GPs and hospitals in Donegal put on measles alert

Staff Reporter


Staff Reporter

GPs and hospitals in Donegal put on measles alert

A measles alert has been sent to all emergency departments, paediatricians and general practitioners (GPs) in the country to raise their awareness of the infectious disease.  

Five cases of measles have been confirmed in east of the country. Outbreak Control Teams have been tasked to investigate and control the spread of this serious illness.  

All people identified as contacts of the measles cases are being notified and advised of the risks.

The source of measles has not yet been identified.  

None of the reported cases have had the MMR vaccine.   

The HSE said today the best protection against measles is to be fully vaccinated with two doses of the MMR (Measles-Mumps-Rubella) vaccine.

If you have symptoms suggestive of measles you should stay at home, not go to school or work and phone your GP and explain that you may have measles.

People who have not been fully vaccinated with MMR vaccine or have not had measles in the past are at high risk of getting measles if exposed. Those most at risk of catching measles are those who are not fully vaccinated with two doses of MMR vaccine such as babies younger than 12 months who are too young to be vaccinated, and those with weakened immune systems.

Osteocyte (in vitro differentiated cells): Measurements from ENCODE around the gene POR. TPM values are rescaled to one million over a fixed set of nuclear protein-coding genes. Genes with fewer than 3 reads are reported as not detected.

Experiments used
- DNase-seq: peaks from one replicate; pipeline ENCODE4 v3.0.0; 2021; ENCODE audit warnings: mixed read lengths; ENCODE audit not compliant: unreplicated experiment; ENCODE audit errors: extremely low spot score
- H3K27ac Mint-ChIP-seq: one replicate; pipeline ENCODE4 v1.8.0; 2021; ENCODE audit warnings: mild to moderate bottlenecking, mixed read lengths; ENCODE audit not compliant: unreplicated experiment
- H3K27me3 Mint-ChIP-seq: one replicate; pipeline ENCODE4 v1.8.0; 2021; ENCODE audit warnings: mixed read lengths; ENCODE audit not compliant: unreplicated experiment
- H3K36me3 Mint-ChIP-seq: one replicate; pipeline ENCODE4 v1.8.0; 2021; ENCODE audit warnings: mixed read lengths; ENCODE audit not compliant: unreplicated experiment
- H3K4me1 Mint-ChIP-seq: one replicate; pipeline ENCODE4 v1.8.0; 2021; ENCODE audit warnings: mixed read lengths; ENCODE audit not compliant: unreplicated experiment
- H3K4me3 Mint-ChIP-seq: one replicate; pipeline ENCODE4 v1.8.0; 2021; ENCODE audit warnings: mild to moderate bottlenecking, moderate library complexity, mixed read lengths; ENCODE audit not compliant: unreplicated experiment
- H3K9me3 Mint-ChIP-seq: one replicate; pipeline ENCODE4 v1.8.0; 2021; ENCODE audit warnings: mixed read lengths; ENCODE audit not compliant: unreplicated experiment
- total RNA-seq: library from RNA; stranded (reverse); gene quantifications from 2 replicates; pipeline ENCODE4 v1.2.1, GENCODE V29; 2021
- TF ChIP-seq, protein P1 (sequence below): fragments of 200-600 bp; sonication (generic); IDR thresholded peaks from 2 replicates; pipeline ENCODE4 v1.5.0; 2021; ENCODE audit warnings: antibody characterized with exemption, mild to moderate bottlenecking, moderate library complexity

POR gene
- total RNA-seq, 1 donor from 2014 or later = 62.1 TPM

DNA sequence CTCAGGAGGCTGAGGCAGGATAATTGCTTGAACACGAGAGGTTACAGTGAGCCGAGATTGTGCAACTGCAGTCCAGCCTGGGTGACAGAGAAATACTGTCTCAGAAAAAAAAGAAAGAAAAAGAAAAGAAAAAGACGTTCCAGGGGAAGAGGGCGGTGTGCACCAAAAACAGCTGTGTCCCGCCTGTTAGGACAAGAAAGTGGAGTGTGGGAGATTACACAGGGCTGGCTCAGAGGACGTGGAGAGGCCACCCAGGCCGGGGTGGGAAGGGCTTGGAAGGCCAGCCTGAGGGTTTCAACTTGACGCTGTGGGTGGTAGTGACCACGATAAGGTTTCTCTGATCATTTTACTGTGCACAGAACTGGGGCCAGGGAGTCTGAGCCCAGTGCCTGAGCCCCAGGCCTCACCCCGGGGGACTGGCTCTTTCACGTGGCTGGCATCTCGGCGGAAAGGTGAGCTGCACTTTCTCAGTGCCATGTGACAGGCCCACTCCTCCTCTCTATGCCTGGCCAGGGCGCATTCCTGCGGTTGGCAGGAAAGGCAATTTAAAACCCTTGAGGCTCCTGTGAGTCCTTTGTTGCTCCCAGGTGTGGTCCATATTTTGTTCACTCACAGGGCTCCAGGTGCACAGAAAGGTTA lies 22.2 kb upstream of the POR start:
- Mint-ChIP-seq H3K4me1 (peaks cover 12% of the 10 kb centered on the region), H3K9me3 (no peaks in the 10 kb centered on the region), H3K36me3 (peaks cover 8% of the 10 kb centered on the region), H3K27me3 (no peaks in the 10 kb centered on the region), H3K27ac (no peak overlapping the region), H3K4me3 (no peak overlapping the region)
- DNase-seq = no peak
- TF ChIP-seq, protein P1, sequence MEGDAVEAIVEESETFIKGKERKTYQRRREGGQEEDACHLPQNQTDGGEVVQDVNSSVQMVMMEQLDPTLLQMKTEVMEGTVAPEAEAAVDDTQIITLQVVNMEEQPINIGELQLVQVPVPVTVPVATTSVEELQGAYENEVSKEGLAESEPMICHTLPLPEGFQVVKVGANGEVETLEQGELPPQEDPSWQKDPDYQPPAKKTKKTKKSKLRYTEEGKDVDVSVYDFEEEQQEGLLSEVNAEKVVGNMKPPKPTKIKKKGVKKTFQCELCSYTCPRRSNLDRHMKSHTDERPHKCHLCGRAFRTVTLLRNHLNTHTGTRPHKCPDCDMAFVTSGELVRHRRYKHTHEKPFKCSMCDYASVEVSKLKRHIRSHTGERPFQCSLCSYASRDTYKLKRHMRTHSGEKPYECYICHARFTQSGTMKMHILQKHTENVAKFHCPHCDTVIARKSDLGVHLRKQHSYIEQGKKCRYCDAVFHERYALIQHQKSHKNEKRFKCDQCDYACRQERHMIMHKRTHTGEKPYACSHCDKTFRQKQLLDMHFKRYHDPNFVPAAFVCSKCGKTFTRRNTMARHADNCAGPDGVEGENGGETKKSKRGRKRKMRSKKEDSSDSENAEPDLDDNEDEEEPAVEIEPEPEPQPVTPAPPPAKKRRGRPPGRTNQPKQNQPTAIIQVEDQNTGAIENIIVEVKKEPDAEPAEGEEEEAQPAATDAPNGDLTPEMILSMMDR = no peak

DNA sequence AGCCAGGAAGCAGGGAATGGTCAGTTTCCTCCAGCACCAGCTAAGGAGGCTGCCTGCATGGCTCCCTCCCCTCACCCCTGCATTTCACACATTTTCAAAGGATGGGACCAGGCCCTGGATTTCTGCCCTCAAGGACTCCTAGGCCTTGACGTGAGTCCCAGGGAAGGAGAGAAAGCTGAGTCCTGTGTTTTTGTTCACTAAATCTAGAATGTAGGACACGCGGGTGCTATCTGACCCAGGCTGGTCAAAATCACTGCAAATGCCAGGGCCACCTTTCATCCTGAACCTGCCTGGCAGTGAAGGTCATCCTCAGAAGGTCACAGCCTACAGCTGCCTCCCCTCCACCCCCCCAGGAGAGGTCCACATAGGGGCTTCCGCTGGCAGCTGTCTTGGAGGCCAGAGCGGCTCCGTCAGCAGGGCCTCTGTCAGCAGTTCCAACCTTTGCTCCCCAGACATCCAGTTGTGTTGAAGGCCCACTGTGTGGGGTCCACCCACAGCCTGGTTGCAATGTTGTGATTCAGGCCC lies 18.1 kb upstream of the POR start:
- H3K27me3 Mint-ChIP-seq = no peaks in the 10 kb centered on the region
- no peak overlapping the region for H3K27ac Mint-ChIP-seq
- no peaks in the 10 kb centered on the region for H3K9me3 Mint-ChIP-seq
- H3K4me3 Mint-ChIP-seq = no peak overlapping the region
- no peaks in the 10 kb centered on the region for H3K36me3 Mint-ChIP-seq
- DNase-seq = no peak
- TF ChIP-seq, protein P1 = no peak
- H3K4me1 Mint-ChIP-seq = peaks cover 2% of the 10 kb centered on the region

Dr Anthony Breslin, Specialist in Communicable Disease and Environmental Health, said: “Measles can be a serious illness and is highly contagious. The best protection is to be fully vaccinated with 2 doses of MMR vaccine.”

Measles is highly contagious and is spread easily.  The time between exposure to measles and developing the rash is usually 14 days (range 7-21 days). People are infectious from four days before rash starts until 4 days after.

Measles symptoms include: high fever, cough, runny nose, and red eyes.  

Another symptom is a red rash that starts on the head and spread down the body which normally starts a few days after onset of illness.

The rash consists of flat red or brown blotches, which can flow into each other. It lasts about four to seven days.

Vomiting, diarrhoea and tummy pain may also occur.

The HSE has advised that all children should get MMR at 12 months of age and the second dose at four to five years of age.

If your child missed their scheduled MMR vaccine dose you should contact your GP to get the age-appropriate dose.

If you are an adult born since 1978 and have not received two doses of MMR you should contact your GP to get the MMR vaccine.

Anyone who develops measles symptoms should stay at home and phone your GP, tell the doctor or nurse that you think you might have measles and stop visitors coming to the house to prevent spreading the infection

Measles is a notifiable disease and GPs and hospital clinicians should immediately notify the North West Public Health Medicine Department if they suspect someone has measles.

More information on measles is located at: